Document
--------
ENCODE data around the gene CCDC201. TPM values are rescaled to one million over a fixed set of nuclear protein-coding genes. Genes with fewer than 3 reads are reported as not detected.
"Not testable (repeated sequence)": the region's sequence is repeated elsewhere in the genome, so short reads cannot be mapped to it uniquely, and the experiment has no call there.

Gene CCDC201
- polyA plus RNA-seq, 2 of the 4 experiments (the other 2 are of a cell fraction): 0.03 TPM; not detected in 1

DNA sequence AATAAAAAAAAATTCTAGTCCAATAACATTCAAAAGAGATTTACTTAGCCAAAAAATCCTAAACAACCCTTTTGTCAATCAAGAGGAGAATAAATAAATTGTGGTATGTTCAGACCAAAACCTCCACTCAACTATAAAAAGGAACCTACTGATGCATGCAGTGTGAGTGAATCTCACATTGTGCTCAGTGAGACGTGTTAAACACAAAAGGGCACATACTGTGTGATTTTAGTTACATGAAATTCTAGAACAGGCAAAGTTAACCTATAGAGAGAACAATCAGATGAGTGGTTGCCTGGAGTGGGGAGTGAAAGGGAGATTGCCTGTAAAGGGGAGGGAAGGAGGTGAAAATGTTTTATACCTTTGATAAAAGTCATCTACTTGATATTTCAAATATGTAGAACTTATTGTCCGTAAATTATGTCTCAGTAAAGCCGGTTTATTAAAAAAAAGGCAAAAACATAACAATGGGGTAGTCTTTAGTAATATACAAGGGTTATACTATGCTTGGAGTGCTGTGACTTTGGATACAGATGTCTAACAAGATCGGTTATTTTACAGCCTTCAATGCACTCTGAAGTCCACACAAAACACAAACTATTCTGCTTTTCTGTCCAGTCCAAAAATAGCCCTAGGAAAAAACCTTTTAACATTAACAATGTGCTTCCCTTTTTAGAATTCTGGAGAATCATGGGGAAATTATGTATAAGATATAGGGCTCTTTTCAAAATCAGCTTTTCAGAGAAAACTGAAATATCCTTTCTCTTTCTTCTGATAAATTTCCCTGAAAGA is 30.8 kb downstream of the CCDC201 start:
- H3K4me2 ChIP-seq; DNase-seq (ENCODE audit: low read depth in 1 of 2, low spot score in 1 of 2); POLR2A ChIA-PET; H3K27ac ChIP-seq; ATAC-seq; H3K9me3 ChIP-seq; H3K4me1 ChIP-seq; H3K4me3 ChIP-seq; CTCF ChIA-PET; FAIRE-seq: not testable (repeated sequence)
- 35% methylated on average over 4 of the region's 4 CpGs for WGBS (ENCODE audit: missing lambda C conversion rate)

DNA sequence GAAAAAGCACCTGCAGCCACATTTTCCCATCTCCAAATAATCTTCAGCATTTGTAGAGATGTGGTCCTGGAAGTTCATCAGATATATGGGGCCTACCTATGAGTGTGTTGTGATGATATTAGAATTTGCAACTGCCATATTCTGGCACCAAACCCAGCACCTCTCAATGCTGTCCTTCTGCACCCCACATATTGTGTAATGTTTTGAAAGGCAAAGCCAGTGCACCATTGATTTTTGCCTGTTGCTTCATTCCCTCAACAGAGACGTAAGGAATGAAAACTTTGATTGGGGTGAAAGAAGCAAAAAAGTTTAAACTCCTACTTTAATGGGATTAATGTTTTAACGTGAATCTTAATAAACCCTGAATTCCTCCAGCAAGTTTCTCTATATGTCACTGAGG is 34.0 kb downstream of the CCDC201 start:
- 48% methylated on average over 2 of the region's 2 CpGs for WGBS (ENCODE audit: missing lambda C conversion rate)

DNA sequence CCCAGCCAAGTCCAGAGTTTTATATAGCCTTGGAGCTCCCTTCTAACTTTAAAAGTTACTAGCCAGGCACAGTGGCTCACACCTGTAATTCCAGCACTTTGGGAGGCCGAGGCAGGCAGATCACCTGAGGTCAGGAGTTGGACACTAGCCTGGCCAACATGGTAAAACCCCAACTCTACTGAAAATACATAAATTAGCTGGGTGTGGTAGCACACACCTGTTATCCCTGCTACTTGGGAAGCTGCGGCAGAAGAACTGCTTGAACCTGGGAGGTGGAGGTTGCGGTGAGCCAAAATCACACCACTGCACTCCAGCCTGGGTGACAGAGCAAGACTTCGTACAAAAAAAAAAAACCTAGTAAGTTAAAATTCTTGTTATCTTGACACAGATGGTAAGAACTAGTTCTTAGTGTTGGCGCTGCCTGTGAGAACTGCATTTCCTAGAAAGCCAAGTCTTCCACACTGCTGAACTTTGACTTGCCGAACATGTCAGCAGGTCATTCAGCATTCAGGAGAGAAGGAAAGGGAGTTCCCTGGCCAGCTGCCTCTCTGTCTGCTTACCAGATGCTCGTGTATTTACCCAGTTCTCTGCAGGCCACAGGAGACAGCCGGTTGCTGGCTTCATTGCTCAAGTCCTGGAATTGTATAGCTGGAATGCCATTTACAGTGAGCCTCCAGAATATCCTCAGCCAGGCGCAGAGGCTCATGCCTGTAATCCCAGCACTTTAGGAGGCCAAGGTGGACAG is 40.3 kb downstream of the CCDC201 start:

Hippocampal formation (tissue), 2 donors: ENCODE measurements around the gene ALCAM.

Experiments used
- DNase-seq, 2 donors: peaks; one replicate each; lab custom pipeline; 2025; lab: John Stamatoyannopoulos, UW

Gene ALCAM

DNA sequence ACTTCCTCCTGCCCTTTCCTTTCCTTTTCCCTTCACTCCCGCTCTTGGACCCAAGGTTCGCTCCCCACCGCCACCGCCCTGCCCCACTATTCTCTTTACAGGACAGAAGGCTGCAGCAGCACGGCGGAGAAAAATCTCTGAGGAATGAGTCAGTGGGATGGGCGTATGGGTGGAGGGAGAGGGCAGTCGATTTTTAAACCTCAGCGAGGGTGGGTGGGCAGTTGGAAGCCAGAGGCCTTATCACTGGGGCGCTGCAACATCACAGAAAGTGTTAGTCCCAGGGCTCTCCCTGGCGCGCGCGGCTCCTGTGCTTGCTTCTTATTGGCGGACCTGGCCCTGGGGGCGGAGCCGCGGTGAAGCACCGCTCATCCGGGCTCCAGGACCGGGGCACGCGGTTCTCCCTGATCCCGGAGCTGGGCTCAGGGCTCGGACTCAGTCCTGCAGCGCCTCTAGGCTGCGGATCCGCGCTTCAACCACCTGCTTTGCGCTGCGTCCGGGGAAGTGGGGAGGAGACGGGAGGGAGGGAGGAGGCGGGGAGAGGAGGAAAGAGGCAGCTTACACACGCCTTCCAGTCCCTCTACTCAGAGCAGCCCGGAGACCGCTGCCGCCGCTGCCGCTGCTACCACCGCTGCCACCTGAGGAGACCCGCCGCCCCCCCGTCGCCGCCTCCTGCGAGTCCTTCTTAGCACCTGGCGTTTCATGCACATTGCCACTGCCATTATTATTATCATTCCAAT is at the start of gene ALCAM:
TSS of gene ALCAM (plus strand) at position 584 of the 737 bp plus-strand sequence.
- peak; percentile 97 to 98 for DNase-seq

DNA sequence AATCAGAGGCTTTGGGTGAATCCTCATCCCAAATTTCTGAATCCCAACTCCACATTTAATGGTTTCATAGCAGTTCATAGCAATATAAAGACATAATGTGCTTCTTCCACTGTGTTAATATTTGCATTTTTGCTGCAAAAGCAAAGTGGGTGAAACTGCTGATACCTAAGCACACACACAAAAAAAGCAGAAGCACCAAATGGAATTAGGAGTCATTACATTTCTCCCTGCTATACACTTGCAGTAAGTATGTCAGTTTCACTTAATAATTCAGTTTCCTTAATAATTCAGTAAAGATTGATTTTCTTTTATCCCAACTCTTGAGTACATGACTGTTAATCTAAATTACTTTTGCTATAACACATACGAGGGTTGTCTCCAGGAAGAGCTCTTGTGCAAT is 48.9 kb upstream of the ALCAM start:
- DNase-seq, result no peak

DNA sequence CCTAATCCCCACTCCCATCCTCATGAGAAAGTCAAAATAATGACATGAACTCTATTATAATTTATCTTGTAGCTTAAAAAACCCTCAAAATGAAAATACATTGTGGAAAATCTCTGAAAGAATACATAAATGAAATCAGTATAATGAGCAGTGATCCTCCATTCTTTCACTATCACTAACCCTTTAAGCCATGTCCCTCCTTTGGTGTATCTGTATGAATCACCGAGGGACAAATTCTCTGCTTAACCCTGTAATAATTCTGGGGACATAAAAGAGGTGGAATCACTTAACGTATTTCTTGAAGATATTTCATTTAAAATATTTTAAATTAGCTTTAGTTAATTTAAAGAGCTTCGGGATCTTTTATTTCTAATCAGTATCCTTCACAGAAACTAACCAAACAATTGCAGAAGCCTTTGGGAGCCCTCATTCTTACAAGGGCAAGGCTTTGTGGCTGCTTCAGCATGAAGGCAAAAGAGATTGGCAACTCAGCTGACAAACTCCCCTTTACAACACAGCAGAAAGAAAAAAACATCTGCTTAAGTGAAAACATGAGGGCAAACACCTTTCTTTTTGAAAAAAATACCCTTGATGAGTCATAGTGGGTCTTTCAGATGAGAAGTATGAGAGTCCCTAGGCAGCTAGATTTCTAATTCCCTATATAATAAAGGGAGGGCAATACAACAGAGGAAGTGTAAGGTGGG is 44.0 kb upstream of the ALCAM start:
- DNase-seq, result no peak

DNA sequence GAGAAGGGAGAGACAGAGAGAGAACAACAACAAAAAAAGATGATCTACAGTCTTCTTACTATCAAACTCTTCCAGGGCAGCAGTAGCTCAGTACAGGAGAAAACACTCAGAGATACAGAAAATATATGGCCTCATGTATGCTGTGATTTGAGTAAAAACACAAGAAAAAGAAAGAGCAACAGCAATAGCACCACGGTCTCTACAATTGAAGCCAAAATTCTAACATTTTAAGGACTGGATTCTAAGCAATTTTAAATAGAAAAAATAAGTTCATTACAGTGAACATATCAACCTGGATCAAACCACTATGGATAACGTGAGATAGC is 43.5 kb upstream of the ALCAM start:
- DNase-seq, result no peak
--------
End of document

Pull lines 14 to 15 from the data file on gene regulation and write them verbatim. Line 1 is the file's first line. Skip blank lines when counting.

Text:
Gene ALCAM

DNA sequence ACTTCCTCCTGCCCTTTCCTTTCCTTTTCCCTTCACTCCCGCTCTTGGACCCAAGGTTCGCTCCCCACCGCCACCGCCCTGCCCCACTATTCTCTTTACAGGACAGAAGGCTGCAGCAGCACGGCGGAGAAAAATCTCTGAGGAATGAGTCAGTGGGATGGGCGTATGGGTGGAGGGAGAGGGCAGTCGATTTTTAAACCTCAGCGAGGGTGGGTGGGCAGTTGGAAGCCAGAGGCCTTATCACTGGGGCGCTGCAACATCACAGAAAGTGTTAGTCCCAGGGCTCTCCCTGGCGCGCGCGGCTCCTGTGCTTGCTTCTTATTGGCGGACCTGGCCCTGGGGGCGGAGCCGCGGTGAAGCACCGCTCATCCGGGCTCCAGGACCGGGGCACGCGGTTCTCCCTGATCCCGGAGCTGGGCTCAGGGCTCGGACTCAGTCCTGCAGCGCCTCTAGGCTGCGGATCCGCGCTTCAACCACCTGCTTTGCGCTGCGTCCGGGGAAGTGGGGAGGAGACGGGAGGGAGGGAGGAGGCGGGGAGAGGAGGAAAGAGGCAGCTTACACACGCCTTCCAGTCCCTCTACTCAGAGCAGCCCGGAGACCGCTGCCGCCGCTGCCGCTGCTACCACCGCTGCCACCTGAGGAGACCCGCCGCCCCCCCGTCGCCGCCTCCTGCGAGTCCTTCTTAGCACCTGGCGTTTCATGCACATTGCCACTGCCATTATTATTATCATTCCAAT is at the start of gene ALCAM: